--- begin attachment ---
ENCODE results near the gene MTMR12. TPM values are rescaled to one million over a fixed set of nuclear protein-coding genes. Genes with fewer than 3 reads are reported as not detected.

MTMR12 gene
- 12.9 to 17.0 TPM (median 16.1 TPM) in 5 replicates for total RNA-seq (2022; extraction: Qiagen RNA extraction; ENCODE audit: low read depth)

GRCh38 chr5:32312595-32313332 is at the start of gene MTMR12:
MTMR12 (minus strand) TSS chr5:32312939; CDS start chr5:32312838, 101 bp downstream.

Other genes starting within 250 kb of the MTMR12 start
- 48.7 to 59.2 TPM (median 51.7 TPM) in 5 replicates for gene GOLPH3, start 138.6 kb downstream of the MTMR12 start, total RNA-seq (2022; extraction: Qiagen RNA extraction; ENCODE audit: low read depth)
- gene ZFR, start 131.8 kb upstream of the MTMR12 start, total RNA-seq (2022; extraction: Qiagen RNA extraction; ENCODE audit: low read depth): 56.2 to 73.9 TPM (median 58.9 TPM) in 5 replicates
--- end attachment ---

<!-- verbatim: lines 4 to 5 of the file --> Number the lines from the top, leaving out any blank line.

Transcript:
GRCh38 chr5:32312595-32313332 is at the start of gene MTMR12:
MTMR12 (minus strand) TSS chr5:32312939; CDS start chr5:32312838, 101 bp downstream.